As Christian says all of the (sensible?) platforms have segregated client bank accounts (and one assumes a settlement mechanism re investing in the loans which means you are not on risk to the platform (not discussed)).  So you shouldn’t have a direct cash-asset risk on the platform.

However even though you end up with a principal exposure to the specific loan-asset(s) you also have an agency exposure to the platform.

What do I mean by agency exposure? Well let’s assume you have a holiday home abroad which you rarely visit. The general solution is to have some agent looking after it for you. And if they do that well your asset remains in good shape.  However if the agent goes bust or disappears your asset is more exposed to deterioration as any problems that arise aren’t  addressed immediately etc.

This agency role is far more vital than say an estate agent – when you buy a house you see it, you decide if you want to buy it and you get an independent survey, valuation etc – so you have little exposure to an estate agent as such (and none post-purchase).

All (?) platforms accept their agency responsibilities – and will live or die by their ability to – source quality deals, filter out fraud, service payments flows, chase late payments, work out defaults etc etc etc.

Owning assets (secured (0.00001% of 1 Park Lane or unsecured loans (£70 to Mr Bloggs1-100)) is one thing if you have a platform there fulfilling all the agency responsibilities.

Even if technically your asset exposure doesn’t change if a platform disappears your asset servicing (“agency”) exposure certainly does.

It would become a huuuuuge hassle to start collecting yourself on all those loans etc – in fact in the general case it would be inconceivable (and by definition you couldn’t do it as well as the platform, especially as, in most cases, you would become just one of many many tiny creditors).

If we fast forward many years to the first platform to fail, in practice the “book”/”portfolio” would have to be transferred (/sold) to another platform to fulfill the agency duties.

Maybe this agency risk is obvious to some of you (it wasn’t to me despite watching a whole host of conference videos!).  However as Christian points out whilst the industry (of course) loves volume figures and does publish loss rates, all too often it doesn’t publish and measures of platform profitability or other measures of financial viability/longevity.  So how can you assess this agency risk?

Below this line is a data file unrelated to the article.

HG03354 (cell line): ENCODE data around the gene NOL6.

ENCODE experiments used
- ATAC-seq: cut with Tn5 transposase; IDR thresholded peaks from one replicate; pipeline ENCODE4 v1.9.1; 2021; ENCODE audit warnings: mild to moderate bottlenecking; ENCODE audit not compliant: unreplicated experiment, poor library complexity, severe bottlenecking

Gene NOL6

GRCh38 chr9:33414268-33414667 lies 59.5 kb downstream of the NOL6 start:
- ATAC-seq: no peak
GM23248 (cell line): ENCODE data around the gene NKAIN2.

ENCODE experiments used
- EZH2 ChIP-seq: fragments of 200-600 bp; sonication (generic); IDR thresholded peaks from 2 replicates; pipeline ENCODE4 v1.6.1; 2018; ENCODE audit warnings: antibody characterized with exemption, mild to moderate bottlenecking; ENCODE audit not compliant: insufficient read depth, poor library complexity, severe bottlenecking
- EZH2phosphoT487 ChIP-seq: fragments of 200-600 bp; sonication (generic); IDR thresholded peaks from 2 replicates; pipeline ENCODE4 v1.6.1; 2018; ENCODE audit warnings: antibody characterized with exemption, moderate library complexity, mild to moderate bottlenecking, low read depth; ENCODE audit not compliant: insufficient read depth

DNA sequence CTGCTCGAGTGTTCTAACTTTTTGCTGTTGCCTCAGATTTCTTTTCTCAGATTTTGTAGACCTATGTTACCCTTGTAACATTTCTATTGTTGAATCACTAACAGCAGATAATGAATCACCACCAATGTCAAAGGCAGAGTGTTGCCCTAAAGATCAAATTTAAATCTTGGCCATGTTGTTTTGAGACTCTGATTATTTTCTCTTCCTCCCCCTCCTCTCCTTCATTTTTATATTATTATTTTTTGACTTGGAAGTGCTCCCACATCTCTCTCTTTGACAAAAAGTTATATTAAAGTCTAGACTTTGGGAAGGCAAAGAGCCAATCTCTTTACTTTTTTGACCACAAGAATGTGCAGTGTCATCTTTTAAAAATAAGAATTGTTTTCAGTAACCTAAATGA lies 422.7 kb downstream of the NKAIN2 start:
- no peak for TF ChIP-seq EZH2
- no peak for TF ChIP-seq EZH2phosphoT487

This is clearly key.  Especially now loan terms are increasing (out to 5yrs) I, having worn a number of FS Risk hats, certainly would not invest any money of that term without assessing my agency risk exposure over that time horizon to the platform. And don’t forget these platforms are not covered by the Bank Deposit protection scheme, nor do they have an industry guarantee scheme (unlike eg travel agents and ABTA/ATOL).

If you are an investor who is considering investing in all 100++ P2Ps but first you want to select which ones to rule in and rule out, it is essential to measure this “agency risk”.

Firstly what is the chance of the platform running into financial problems? I absolutely don’t know myself – but generalising from Fintech as a whole – most Fintech startups are not going to survive.

Secondly what is their equivalent of “banks living wills”? That is, in the worst case of the platform falling over, do they have a new agent lined up?  I believe in Lendinvest’s case Montello Capital (a related but separate company with experience of loan servicing/agency duties) would step in as the fallback/”safety net” agent.

Based on a quick straw poll of P2P websites I just checked “not everyone” (being polite) has such arrangements.  Some P2Ps merely have vague comments saying the servicing fee should be enough for you to pay for someone else to service your assets.

I am not making these points merely to be critical or to throw rocks at other people’s greenhouses. Rather I am:

(a) trying to help lenders understand the risks they are taking and flag up due-diligence issues to consider; and

(b) trying to help the evolution of Fintech as a whole, but in this case P2P by flagging up my perception of how to make them even more solid and robust than they are right now.


RISK II/II – P2P Two Main Subtypes – YOU select your asset(s) or THEY select your assets

Revisiting the vocabulary point – no single term right now meaningfully covers all of Fintech hence the subsectors.

Nor does any term now cover all the “P2P” subsector. There are many models within P2P.  If we ignore the “shades of grey” and simplify into a black and white schematic we could say that “P2P” (the debt subsector of AltFinance) has bifurcated into two main subgroups.

Both approaches are perfectly valid – however they are sufficiently different to explain the fact that no single term fits both.

One type of “P2P” is the P2P/You-Select subtype (eg Lendinvest).  They are (somewhat) like a marketplace – or perhaps more like a shop that sources all the things it sells. The platform’s main role re principal risk is, like a stock exchange perhaps, to be a quality control on the individual assets “sold in the shop”.

The other main subtype one might call P2P/They-Select. They are (somewhat) like a fund (albeit neither structured nor regulated as such).  In this case your agency exposure is much greater as they are making your principal investment decisions for you. One key difference with a fund is that in some cases there is no transparency – ie you may legally own a bunch of loans (or rather parts-thereof) but you have no knowledge of them, and no auditing that you would get if you invested in a fund.

There are further bells and whistles in that some “P2P-They-Select”s may run provision funds, take out insurance, run “rolling 1mt investments”, have “rate promises”.

There is a further agency wrinkle that touches on principal (which we don’t go into) around liquidity – how easy is it on various platforms to get your cash back before the term of the asset?  The agency role there gets very close to your principal risk bone if you need to rely on the agent to (effectively) re-sell your asset.  One for another day – and I have written faaaaar too much lol – am sure next to none of you made it this far 😀 – but wearing my old bloodhound hat I would want to sniff some of those quite hard to ensure that principal risk on any given platform hasn’t slipped back in.

Did anyone read all of this?

Say hi if you did 🙂